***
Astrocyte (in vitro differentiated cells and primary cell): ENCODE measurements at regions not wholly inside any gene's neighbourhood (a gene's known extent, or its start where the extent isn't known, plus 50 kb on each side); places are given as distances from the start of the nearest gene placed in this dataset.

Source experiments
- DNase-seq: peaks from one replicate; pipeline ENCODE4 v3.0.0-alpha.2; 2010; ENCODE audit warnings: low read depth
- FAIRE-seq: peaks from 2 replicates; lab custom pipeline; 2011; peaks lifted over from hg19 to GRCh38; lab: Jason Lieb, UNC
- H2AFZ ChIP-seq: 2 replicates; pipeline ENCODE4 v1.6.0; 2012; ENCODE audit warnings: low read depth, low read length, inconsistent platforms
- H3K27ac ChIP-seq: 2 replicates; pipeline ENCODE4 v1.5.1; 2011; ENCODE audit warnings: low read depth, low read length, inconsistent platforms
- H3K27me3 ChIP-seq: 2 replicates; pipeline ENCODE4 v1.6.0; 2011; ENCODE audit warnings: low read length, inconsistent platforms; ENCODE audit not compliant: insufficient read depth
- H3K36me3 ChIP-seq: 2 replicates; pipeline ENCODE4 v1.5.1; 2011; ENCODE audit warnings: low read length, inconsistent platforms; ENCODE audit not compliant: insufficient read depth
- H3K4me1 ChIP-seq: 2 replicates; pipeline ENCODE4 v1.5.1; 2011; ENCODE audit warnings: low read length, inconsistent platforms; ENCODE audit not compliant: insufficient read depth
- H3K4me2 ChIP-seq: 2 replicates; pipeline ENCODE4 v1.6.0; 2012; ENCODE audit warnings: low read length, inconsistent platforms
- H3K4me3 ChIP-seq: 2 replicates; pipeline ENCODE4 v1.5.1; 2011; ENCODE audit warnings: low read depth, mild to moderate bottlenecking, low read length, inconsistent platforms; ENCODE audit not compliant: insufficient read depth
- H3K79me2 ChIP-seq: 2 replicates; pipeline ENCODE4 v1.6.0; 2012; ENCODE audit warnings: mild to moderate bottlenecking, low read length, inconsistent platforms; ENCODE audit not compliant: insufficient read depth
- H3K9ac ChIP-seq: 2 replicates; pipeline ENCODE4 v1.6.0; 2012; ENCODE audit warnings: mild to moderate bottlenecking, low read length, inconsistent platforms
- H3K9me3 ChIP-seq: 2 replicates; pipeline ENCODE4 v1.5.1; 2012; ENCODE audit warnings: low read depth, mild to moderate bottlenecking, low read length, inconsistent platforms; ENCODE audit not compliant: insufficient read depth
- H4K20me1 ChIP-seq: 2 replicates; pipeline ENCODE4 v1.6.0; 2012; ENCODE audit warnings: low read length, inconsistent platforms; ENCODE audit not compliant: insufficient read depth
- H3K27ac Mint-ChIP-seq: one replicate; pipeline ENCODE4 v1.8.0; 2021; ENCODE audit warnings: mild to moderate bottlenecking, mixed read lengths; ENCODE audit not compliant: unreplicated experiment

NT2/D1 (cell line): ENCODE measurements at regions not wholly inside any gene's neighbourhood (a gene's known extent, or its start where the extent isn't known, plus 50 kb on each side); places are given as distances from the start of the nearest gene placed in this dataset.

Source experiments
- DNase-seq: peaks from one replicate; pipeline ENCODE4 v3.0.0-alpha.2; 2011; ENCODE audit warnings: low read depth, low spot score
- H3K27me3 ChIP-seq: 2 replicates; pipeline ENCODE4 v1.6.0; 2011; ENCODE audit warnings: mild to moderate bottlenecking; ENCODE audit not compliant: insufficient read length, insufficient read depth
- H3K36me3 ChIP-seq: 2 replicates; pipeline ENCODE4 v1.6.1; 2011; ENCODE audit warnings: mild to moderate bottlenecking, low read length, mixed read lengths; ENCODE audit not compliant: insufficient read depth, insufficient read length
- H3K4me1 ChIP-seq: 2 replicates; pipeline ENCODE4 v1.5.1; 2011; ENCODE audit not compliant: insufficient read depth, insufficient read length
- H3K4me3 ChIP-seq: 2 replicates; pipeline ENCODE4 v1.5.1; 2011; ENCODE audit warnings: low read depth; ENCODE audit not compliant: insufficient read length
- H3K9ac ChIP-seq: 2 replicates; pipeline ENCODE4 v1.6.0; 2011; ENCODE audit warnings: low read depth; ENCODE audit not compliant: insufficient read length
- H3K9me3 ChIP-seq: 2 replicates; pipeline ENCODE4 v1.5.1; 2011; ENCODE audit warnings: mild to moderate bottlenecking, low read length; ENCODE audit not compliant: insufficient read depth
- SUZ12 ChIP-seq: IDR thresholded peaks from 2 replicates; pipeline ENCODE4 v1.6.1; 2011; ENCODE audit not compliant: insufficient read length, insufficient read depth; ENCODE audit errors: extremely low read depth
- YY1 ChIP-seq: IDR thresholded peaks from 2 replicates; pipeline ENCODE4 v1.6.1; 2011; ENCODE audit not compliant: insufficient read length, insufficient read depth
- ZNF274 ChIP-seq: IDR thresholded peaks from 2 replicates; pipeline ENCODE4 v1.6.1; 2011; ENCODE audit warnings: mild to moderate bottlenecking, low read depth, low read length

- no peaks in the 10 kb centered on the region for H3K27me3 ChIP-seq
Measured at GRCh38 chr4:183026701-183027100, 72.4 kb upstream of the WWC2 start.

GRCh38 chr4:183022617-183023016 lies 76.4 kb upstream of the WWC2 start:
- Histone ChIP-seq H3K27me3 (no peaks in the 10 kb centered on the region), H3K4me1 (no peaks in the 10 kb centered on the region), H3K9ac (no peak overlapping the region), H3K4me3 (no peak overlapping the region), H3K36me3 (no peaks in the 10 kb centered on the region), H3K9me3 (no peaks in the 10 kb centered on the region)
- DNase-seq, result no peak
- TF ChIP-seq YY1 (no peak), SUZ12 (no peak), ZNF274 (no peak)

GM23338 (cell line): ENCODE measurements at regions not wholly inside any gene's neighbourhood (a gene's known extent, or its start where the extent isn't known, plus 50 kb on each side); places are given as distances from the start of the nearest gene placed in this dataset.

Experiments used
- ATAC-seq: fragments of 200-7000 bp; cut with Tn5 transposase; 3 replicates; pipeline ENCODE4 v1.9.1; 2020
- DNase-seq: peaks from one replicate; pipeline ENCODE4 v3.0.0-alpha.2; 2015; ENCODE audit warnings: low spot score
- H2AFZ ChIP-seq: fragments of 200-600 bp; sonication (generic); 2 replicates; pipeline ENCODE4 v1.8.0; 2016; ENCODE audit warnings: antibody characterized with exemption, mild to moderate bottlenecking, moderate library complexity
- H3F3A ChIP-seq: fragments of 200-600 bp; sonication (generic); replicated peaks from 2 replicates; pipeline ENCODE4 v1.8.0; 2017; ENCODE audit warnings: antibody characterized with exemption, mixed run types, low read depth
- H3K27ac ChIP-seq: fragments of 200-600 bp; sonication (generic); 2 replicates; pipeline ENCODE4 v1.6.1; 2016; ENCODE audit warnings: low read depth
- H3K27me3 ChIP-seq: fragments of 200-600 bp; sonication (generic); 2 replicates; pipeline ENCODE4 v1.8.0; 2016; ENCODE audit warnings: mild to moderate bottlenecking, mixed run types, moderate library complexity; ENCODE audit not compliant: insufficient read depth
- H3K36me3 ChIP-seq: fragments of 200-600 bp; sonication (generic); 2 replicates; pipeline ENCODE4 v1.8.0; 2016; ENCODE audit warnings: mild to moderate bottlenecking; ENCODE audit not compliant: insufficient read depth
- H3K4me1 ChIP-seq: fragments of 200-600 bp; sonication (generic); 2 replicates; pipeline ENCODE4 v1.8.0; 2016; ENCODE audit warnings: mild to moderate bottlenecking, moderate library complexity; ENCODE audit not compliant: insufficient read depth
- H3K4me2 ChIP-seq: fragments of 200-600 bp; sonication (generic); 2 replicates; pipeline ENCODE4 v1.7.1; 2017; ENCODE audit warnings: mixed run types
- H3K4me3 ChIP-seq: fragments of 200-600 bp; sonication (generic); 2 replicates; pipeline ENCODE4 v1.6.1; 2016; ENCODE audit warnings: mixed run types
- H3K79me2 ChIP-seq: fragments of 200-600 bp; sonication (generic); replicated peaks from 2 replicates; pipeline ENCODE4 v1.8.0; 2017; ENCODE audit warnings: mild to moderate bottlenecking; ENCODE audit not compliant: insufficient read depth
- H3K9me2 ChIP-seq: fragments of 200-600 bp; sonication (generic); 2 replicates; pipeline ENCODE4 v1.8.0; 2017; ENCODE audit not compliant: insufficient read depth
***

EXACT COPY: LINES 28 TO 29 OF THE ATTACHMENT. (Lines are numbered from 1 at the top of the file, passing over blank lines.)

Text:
- ZNF274 ChIP-seq: IDR thresholded peaks from 2 replicates; pipeline ENCODE4 v1.6.1; 2011; ENCODE audit warnings: mild to moderate bottlenecking, low read depth, low read length

- no peaks in the 10 kb centered on the region for H3K27me3 ChIP-seq